Friday, August 8, 2008

What the West Wants to Hear

Two articles published today brought to mind a certain discomfort for a certain type of literature touted by our media that confirms popular stereotypes. I was thoroughly disappointed by the much hyped Kite Runner, found Reading Lolita in Tehran uninteresting, and Persepolis well executed but a story that has been told frequently of late. Much of this material is based on the writers' own experiences; there is value in that and sometimes even art, but the sudden popularity of a large part of their shared message must at least be put into context. In the Lebanon Daily Star, The Challenge of Having Western Readers See Past Culture and Gender: Women Writers from the Middle East Talk About How They're Read in the West, Alice Fordham interviews Arab women writers dealing with this very issue. Rajaa Alsanea, auther of well received (I haven't read this yet) The Girls of Riyadh states that "...she was saddened that the journalists who wanted to interview her seemed to know what they would report before they spoke to her. She wanted to raise questions, not to see her country condemned across the Western world."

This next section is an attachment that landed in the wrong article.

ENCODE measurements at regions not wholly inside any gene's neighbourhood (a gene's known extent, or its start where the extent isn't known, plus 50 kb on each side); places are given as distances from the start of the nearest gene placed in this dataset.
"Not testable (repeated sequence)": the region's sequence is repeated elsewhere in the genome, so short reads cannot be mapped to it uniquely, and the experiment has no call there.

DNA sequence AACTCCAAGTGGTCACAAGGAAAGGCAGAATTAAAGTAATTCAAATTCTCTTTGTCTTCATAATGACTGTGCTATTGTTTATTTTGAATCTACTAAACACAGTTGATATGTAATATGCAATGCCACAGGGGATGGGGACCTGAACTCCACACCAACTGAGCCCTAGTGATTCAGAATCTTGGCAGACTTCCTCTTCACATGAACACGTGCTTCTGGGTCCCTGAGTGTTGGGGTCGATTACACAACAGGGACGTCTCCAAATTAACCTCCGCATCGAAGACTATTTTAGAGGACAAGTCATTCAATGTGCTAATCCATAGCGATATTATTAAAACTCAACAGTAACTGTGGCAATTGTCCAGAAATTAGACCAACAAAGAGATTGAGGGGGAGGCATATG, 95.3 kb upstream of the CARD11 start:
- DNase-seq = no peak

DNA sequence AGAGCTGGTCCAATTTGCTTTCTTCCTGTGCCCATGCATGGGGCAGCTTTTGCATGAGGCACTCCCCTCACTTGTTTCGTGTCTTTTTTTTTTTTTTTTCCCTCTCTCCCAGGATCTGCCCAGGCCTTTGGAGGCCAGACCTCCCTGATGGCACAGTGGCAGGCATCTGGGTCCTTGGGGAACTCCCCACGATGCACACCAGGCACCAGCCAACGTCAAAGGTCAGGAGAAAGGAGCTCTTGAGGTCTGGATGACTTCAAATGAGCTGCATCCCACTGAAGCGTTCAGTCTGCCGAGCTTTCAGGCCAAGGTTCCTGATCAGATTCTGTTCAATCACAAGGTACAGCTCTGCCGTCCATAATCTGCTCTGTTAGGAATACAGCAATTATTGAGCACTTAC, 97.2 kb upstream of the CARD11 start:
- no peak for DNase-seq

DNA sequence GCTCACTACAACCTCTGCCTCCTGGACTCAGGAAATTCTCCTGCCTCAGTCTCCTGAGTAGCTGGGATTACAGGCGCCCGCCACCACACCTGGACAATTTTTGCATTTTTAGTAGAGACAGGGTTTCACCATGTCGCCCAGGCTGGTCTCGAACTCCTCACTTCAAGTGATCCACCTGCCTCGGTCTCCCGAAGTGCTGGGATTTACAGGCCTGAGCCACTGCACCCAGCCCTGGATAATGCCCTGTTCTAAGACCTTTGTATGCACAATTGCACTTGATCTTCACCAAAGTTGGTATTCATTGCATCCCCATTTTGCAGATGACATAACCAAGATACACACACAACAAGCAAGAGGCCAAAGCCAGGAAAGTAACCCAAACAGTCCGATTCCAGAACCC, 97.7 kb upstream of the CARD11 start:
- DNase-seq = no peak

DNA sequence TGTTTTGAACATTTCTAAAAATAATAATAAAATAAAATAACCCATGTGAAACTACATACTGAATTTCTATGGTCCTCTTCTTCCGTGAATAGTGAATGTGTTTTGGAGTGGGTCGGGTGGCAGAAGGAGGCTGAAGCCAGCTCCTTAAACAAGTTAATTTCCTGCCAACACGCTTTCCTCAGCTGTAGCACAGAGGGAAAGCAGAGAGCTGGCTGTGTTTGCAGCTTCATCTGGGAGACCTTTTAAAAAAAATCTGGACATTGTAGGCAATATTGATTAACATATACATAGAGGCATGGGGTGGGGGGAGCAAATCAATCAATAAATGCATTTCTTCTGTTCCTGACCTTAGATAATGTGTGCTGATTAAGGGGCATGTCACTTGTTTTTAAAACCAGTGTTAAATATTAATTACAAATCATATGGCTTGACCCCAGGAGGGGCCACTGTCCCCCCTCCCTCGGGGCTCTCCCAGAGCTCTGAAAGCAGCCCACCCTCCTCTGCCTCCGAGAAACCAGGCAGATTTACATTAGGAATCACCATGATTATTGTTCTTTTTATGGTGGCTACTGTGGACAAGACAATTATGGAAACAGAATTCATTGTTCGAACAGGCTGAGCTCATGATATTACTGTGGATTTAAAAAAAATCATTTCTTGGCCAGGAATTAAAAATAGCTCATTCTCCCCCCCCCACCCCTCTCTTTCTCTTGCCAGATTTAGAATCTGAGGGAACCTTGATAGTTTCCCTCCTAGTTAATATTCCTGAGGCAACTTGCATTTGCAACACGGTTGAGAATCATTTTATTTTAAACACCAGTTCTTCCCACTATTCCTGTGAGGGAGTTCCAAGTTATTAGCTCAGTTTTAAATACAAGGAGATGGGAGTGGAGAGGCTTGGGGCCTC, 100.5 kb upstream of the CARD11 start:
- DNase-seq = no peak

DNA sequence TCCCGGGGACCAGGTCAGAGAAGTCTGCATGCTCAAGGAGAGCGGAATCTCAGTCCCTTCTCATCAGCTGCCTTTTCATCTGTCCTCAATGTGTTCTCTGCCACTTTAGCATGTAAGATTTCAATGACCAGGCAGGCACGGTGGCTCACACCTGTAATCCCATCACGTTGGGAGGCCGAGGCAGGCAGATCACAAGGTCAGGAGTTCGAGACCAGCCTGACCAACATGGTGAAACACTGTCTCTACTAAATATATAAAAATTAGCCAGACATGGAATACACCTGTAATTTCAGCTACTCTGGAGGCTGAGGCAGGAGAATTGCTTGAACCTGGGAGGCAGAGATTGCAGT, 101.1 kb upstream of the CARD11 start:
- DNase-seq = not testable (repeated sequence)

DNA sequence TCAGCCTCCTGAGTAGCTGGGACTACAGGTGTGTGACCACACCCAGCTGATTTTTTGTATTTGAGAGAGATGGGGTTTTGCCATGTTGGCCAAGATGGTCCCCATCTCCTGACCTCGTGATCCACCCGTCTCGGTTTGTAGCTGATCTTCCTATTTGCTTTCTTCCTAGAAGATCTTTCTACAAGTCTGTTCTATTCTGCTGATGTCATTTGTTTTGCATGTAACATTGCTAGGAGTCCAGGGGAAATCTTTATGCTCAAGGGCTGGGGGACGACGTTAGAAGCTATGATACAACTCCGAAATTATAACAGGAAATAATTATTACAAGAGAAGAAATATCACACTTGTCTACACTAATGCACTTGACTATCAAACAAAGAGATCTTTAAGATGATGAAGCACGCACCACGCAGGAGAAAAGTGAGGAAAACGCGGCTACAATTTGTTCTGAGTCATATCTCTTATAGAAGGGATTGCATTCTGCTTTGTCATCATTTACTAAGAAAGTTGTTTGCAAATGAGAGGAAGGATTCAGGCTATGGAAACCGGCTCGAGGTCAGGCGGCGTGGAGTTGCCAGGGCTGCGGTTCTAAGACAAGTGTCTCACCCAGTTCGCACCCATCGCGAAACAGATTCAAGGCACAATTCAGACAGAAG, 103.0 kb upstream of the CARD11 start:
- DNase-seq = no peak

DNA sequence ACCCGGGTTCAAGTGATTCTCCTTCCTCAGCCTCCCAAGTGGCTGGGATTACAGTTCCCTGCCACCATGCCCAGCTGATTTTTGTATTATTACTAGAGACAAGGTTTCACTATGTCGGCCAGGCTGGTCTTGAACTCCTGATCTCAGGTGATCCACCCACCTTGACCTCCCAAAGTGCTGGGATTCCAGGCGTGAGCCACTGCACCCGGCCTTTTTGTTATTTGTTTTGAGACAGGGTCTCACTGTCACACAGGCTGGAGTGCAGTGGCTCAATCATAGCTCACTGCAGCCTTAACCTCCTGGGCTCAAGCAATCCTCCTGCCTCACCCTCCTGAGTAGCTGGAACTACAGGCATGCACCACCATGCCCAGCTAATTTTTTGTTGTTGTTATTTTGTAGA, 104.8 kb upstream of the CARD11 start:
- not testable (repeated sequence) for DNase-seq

Counterpose that with a blurb from the Edinburg Fringe Festival for "The British Ambassador's Belly Dancer." Again, a woman who was oppressed by her background finds a certain kind of freedom through belly dancing and prostitution and connections with freedom in the West through the British Ambassador in Uzbekistan. Again, this is a work that is based on a true life. While I recognize the individual pain involved, the timing of the popularity and presentation makes it seem not at all "fringe" but rather formula for what the mainstream West wants to hear.

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